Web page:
Into the Hands of the Soldiers By Kirkpatrick, David D.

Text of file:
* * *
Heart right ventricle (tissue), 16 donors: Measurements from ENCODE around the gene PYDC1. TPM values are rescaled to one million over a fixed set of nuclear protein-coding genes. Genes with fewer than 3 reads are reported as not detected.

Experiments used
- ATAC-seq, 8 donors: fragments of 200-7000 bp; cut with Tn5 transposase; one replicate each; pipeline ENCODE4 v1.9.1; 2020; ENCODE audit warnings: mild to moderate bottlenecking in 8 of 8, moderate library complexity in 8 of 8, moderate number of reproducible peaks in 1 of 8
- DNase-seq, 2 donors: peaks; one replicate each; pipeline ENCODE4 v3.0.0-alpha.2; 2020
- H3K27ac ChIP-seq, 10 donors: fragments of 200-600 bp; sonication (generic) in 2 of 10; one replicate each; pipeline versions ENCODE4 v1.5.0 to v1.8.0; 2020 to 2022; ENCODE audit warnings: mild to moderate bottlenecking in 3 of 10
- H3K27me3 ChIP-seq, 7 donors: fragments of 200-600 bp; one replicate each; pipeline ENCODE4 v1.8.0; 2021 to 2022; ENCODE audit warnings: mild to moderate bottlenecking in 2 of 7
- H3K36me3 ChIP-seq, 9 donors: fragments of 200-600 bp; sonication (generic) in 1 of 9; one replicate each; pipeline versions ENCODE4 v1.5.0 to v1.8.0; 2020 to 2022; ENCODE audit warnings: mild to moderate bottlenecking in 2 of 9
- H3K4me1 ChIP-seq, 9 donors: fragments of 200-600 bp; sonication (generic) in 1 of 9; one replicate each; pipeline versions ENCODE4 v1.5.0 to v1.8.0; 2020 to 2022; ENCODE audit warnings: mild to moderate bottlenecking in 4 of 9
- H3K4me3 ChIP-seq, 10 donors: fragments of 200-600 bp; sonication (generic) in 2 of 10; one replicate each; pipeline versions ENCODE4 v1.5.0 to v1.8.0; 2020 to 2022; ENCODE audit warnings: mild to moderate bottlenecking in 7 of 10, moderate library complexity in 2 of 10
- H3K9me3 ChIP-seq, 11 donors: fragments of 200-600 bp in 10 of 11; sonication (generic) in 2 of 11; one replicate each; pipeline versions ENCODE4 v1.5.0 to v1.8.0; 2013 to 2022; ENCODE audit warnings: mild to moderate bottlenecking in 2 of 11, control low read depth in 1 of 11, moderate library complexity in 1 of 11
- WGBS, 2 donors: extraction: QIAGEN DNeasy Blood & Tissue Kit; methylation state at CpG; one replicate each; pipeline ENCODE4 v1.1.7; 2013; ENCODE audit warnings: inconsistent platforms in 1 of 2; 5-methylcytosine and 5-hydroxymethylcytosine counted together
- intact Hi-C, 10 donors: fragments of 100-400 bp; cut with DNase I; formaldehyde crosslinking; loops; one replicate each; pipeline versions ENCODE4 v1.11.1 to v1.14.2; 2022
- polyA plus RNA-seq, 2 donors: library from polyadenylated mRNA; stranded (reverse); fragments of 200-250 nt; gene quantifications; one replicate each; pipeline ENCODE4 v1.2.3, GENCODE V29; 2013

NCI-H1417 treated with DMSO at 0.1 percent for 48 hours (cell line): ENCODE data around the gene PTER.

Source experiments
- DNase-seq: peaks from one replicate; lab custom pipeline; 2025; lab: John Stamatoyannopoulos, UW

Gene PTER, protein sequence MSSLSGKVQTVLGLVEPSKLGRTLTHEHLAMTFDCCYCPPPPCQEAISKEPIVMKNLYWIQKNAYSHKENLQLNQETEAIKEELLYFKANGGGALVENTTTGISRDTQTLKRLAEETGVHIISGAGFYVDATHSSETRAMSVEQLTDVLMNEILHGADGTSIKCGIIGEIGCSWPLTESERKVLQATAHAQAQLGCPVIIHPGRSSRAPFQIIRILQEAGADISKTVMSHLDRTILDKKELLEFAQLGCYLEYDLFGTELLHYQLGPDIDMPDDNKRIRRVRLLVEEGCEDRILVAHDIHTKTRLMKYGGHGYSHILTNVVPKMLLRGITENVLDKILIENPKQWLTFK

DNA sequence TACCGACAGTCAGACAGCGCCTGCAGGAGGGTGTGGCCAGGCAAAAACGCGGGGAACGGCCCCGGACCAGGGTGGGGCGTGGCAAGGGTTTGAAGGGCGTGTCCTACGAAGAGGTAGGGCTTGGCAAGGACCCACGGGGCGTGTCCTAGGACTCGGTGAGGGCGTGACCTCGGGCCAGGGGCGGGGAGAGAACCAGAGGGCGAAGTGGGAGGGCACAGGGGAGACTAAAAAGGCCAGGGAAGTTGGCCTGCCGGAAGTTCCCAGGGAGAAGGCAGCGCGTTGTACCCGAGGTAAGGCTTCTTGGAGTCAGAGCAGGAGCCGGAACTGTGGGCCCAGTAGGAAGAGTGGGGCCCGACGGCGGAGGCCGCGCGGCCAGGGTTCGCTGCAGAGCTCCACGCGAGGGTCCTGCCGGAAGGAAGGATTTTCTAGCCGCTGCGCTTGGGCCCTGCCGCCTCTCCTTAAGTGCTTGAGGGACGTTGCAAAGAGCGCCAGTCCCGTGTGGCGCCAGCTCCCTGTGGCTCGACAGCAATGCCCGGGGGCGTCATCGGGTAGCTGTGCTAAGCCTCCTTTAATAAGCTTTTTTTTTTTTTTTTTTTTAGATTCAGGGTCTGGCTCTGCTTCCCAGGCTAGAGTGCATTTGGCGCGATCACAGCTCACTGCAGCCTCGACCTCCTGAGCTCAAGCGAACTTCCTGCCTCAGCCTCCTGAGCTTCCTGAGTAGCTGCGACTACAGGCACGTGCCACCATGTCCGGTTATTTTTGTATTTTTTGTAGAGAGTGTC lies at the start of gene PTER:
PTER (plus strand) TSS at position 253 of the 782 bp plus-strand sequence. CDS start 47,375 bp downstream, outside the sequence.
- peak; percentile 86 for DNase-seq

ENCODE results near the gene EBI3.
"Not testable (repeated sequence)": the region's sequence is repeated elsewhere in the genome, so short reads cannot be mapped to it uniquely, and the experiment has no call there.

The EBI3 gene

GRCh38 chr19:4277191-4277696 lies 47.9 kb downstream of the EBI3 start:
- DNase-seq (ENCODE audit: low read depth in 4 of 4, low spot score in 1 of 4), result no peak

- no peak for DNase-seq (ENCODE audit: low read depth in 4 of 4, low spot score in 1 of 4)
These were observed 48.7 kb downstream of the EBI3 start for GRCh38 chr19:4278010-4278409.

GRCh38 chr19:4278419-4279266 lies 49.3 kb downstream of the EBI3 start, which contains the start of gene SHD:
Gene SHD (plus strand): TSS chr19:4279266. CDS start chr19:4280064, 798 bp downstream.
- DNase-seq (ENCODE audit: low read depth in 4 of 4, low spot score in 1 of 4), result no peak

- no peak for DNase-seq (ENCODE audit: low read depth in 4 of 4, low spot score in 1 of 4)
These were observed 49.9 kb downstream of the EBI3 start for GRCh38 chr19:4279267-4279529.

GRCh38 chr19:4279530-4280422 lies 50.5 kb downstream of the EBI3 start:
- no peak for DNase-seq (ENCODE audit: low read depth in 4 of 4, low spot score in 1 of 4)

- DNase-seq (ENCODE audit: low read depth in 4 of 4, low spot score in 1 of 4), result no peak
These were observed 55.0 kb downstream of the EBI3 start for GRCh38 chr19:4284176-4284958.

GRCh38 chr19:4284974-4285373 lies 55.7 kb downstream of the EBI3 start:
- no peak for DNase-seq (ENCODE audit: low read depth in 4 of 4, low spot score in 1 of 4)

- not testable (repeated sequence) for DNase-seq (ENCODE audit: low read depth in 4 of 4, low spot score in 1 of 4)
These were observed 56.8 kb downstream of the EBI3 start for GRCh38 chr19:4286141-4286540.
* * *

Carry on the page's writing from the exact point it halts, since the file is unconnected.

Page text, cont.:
A poignant, deeply human portrait of Egypt during the Arab Spring, told through the lives of individuals 'Sweeping, passionate ... An essential work of reportage for our time' Philip Gourevitch, author of We Wish to Inform You That Tomorrow We Will Be Killed with Our Families In 2011, Egyptians of all sects, ages and social classes shook off millennia of autocracy, then elected a Muslim Brother as president. The 2013 military coup replaced him with a new strongman, Abdel Fattah el-Sisi, who has cracked down on any dissent or opposition with a degree of ferocity Mubarak never dared. New York Times correspondent David D. Kirkpatrick arrived in Egypt with his family less than six months before the uprising first broke out in 2011. As revolution and violence engulfed the country, he received an unexpected and immersive education in the Arab world. In this candid narrative, Kirkpatrick lives through Cairo's hopeful days and crushing disappointments alongside the diverse population of his new city: the liberal yuppies who first gathered in Tahrir Square; the persecuted Coptic Christians standing guard around Muslims at prayer during the protests; and the women of a grassroots feminism movement that tried to seize its moment. Juxtaposing his on-the-ground experience in Cairo with new reporting about conflicts over Egypt in Washington and London, Kirkpatrick traces how authoritarianism was allowed to reclaim Egypt after thirty months of turmoil. Into the Hands of the Soldiers is a heartbreaking story with a simple message: the failings of decades of autocratic rule are the reason for the chaos we see today across the Arab world. Understanding the story of what happened in those years can help readers make sense of everything taking place across the region today - from the terrorist attacks in North Sinai to the bedlam in Syria and Libya.
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